For 20 years, New York photographer Bob Walden documented crippling accident injuries, physical maladies resulting from medical malpractice and homes destroyed by negligence. The photographs were taken to aid civil legal disputes, but Walden’s photographs have been exhibited as art, removed from context of legal photography.

These are graphic depictions of deep scars, infected surgery sites, metal braces dug into skin, bruises and deformities. There is a deliberate adequacy to them. These are not sterile shots of isolated body parts of anonymous plaintiffs. These are portraits.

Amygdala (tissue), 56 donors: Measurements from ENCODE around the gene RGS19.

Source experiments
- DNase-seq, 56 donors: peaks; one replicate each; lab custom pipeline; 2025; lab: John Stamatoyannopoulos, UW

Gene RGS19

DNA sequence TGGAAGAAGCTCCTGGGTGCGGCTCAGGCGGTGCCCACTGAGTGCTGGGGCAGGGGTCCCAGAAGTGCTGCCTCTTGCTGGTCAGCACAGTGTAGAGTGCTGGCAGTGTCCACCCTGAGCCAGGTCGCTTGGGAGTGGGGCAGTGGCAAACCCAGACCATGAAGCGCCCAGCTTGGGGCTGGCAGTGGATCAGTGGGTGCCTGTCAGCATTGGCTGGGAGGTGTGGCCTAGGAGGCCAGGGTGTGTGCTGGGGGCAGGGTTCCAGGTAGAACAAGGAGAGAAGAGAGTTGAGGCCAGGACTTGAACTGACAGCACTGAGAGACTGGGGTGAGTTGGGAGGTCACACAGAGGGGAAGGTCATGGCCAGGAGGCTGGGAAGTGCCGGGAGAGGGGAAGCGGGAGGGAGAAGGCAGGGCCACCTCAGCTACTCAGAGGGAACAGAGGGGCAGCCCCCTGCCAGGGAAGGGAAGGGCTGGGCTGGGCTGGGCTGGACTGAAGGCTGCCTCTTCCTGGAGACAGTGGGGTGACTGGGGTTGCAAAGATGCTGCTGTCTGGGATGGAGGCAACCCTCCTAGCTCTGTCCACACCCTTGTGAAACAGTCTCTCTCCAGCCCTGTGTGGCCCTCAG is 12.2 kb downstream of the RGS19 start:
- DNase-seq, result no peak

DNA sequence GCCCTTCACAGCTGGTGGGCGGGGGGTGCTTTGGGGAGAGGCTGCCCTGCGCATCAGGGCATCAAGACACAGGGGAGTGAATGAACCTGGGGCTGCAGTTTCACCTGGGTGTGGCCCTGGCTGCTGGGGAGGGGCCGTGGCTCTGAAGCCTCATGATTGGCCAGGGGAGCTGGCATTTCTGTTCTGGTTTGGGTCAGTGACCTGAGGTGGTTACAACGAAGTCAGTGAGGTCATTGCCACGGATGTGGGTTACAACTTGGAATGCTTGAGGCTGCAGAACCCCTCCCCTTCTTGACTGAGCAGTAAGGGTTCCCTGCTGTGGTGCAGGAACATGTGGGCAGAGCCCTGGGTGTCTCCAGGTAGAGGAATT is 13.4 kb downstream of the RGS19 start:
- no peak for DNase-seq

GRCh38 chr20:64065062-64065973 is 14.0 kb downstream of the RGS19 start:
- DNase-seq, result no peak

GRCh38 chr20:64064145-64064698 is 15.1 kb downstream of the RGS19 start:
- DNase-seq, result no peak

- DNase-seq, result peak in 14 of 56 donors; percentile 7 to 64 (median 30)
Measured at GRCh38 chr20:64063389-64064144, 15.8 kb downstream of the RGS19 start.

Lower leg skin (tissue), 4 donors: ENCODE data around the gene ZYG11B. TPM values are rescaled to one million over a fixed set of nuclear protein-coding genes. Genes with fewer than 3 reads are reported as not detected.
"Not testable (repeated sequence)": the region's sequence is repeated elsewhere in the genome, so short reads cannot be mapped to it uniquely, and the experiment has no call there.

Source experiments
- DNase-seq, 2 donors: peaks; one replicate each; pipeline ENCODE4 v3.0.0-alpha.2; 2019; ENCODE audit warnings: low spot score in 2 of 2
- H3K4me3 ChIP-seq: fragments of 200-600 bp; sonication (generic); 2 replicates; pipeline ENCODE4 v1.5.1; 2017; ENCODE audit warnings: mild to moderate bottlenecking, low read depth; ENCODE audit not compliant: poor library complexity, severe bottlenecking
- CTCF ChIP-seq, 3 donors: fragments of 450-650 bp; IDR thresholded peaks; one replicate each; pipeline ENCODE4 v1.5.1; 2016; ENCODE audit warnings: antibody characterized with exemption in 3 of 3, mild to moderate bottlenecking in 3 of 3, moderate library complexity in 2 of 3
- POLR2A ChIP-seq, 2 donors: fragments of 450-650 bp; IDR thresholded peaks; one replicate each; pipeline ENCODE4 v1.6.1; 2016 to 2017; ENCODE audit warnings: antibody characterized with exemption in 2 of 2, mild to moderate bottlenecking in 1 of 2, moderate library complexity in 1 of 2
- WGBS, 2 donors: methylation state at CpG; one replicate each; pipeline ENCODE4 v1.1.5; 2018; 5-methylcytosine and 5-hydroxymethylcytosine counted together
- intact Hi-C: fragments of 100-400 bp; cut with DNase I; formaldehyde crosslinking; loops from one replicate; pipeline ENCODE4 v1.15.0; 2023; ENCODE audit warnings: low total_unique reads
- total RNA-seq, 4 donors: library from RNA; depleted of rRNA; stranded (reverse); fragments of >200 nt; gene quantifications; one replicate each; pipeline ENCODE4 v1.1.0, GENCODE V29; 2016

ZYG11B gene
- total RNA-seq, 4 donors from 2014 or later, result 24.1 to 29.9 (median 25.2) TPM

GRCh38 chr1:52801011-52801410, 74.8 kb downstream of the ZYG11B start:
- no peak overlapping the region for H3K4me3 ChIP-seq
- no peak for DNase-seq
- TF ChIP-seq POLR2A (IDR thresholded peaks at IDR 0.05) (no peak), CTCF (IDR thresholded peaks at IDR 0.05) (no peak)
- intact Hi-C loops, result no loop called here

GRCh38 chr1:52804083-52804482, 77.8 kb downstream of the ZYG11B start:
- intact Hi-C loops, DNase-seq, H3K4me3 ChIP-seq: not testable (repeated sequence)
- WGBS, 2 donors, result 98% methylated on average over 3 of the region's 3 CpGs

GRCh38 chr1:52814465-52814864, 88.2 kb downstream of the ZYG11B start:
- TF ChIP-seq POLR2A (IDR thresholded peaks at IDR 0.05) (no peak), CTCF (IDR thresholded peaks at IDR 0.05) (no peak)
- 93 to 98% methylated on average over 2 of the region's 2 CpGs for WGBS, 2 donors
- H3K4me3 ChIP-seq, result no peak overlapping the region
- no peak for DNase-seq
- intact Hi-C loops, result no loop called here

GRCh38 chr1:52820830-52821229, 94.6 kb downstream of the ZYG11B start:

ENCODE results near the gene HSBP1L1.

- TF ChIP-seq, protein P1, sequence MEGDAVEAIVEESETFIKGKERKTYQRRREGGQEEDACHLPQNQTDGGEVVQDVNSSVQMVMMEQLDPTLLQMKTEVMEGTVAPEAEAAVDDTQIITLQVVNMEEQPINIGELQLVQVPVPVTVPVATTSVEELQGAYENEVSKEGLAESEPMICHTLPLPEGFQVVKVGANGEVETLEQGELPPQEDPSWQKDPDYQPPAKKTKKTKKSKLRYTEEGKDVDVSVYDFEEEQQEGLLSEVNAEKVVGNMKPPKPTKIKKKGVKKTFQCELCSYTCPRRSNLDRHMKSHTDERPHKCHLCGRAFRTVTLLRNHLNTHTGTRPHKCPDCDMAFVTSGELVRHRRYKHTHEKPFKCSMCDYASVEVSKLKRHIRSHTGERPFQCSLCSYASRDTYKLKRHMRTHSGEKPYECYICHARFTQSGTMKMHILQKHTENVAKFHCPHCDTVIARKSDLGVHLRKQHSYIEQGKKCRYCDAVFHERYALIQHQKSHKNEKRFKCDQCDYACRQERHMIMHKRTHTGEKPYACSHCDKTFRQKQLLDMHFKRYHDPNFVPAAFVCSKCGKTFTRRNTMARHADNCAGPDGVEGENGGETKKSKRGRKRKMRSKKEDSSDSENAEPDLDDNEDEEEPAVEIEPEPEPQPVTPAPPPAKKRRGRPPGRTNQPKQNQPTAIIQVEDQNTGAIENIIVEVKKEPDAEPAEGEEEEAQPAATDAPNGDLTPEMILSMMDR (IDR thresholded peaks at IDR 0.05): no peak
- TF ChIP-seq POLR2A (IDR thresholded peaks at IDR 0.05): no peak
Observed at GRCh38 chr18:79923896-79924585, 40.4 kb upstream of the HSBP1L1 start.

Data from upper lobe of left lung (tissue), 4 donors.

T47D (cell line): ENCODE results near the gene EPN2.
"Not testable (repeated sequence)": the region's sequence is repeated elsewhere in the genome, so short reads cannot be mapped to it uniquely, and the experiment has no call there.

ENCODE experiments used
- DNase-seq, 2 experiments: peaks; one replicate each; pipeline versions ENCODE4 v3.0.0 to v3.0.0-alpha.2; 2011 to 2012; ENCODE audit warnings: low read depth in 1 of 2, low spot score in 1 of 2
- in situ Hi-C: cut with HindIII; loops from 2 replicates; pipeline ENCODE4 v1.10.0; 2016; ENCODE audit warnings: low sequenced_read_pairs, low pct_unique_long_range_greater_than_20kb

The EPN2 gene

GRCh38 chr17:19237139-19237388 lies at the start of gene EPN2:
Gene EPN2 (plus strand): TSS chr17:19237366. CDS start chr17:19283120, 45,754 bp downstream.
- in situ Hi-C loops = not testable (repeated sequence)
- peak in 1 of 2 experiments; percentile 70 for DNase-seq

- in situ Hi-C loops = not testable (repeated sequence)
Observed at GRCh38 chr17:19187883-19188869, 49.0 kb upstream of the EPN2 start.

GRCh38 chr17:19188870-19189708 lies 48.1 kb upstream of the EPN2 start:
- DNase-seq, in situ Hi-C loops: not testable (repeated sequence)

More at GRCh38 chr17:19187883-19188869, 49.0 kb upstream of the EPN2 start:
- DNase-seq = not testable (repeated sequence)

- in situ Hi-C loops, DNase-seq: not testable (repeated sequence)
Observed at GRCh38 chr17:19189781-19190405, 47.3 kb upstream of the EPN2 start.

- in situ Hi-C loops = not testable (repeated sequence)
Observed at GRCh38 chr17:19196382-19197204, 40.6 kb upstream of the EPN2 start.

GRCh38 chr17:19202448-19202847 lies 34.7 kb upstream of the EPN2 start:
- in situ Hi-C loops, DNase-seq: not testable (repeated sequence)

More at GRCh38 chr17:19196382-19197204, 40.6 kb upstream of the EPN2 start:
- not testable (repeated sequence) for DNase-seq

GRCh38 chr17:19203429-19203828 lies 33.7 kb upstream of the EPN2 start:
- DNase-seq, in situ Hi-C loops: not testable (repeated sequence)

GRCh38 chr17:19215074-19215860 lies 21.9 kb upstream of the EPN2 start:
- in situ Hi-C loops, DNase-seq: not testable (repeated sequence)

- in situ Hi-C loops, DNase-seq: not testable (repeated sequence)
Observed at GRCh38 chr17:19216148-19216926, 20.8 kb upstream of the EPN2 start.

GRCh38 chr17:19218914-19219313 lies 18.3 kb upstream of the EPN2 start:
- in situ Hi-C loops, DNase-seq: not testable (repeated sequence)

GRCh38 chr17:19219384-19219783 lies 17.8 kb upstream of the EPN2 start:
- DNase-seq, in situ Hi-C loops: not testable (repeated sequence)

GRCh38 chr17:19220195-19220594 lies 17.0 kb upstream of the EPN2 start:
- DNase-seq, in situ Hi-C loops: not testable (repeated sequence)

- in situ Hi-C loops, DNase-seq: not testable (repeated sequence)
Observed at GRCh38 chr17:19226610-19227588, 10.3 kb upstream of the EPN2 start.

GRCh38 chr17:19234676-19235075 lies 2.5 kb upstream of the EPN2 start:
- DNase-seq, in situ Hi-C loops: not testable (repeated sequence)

In a Kickstarter campaign for an upcoming photo book, Walden’s body of work is being referred to as “poetic meditations on the body,” “confronting” the viewer’s “notion of mortality” with “ravaged bodies.” There is also an involuntary narrative of class warfare.

The identities of these involuntary photo subjects aren’t particularly protected with a slender white censor bar over the eyes. The pain is raw, displaced. As a photo series, it’s hugely effective. Its ethics, however, are disputable. (Photos: Bob Walden via DAZED)